In the past, RJ has said that Tod Seelie is "Jack Kerouac with a camera." He has a way of putting himself in the most amazing situations, whether that's embedding himself with a crew of artists-turned-shipbuilders, heading to Cuba to meet the man building the world's tallest bike, or finding scenes of industrial decay in the California desert. Tod lived in NYC from the 1990's until 2016, and is such an underground icon that Gothamist ran a piece about his move to LA. With Tod back in NYC for a minute, we figured it was time to celebrate by putting up his work.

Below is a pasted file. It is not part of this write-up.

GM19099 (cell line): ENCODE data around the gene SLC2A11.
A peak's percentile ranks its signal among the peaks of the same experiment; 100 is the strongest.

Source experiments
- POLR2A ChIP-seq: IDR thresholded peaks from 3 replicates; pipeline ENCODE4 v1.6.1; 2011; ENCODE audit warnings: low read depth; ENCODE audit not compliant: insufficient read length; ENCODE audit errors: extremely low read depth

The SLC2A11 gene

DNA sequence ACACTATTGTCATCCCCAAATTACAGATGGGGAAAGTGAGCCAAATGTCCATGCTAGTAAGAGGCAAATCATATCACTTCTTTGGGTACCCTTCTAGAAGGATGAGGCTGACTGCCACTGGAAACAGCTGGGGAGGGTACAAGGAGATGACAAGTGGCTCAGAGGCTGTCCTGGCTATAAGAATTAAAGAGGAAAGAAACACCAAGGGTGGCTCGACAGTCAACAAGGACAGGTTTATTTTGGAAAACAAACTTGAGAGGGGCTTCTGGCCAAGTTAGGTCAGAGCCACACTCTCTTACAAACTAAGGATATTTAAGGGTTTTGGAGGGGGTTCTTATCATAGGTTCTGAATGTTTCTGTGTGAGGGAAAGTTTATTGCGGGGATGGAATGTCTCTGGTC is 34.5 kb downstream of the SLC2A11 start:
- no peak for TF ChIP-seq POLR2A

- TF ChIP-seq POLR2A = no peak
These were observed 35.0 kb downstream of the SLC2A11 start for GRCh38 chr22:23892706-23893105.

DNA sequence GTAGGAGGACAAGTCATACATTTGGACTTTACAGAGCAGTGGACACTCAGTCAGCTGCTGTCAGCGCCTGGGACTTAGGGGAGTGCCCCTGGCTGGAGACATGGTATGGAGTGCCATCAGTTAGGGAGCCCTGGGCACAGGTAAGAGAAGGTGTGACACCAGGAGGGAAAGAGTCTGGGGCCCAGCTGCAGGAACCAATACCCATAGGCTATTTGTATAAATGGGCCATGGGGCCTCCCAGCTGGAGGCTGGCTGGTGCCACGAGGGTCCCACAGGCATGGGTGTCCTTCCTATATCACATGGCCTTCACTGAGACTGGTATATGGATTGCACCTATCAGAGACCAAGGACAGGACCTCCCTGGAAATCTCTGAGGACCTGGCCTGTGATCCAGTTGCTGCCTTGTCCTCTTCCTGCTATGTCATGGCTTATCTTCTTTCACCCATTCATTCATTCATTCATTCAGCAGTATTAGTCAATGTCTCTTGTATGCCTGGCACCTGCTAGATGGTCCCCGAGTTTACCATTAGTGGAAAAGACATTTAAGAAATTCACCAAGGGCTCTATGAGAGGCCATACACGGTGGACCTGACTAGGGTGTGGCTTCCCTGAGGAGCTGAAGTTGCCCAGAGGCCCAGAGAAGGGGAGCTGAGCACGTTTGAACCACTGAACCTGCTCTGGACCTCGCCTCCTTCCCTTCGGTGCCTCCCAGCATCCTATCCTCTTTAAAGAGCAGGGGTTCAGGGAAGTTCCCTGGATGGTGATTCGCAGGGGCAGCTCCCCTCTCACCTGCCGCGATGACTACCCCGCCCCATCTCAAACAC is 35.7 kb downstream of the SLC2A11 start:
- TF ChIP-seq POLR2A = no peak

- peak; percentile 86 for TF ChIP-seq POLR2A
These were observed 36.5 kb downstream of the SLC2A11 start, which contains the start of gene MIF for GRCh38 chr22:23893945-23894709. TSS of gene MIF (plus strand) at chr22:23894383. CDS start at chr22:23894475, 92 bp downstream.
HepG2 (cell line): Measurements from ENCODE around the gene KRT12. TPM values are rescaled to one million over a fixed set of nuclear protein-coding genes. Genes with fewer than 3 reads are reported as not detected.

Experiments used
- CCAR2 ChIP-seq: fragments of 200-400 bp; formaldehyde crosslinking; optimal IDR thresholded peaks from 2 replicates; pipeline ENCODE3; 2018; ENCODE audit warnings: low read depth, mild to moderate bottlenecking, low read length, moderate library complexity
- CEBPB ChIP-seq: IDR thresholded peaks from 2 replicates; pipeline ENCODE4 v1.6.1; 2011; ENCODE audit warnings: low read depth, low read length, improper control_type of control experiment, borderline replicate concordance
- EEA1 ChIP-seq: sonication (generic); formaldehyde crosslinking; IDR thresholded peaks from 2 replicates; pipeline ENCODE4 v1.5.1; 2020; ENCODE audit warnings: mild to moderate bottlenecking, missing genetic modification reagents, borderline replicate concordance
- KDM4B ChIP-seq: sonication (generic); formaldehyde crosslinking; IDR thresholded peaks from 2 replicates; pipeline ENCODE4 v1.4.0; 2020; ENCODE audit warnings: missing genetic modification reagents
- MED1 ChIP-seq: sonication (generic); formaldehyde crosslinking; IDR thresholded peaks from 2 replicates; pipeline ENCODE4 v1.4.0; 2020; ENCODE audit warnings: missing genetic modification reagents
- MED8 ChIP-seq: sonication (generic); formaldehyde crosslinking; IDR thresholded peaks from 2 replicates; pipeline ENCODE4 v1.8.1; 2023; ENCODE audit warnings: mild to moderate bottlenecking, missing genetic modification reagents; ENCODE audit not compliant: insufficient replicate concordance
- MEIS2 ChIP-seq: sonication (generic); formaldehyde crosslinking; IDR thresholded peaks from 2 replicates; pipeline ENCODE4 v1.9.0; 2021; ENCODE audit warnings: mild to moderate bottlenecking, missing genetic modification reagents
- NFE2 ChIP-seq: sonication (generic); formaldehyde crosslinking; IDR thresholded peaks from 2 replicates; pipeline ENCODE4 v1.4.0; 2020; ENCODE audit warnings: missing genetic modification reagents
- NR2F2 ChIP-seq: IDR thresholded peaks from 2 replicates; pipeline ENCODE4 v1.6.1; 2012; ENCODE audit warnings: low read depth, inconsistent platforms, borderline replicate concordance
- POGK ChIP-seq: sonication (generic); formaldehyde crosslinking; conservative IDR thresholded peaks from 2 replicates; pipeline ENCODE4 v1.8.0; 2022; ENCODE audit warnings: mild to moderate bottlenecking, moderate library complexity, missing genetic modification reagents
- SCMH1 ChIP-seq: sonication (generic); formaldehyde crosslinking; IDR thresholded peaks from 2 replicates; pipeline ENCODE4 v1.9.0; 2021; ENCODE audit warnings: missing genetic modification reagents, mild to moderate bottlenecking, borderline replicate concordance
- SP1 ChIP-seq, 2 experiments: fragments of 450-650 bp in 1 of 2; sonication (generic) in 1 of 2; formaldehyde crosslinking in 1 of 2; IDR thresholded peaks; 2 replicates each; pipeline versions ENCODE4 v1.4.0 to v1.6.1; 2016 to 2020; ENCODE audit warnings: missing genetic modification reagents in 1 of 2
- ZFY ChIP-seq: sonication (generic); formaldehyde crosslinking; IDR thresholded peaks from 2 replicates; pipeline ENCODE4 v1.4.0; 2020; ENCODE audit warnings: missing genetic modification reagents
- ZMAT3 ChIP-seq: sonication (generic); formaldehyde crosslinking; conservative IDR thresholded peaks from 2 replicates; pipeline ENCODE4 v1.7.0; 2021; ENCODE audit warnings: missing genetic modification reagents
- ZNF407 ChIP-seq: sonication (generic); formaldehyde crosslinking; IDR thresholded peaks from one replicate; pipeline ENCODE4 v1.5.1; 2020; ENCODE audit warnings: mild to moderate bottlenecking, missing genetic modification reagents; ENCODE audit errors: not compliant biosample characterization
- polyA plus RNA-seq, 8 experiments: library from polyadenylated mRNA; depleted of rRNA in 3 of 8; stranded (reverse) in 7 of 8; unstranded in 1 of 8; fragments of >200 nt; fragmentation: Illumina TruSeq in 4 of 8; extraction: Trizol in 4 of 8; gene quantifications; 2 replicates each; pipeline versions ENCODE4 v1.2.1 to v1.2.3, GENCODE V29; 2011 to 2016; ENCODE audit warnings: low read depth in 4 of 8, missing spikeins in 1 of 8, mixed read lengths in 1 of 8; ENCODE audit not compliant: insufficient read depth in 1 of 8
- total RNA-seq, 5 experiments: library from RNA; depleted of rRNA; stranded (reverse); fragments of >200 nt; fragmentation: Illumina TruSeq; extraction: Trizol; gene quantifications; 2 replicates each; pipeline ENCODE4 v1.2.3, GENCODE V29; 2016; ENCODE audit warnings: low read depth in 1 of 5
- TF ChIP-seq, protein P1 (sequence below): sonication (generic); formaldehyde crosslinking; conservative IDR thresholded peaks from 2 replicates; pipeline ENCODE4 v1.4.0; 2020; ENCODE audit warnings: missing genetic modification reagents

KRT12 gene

Here's what Tod had to say about why he signed on to Art in Ad Places:
I love seeing art in ad places. It catches your eye much more than standard advertising because it is not more of the same familiar bombardment that especially city-dwellers are so inundated with. It doesn't have an ulterior motive, it just exists to be appreciated and perhaps inspire thought. It is often more mysterious, interesting and engaging. It is a gift to the public, rather than an ask (for your attention and money).
Also, we got some exciting press this week in Gothamist. You can read that article here. In it, we talk about the feminist inspirations behind Art in Ad Places, and the bad deal that the public has struck with the companies who sell ad space on pay phones.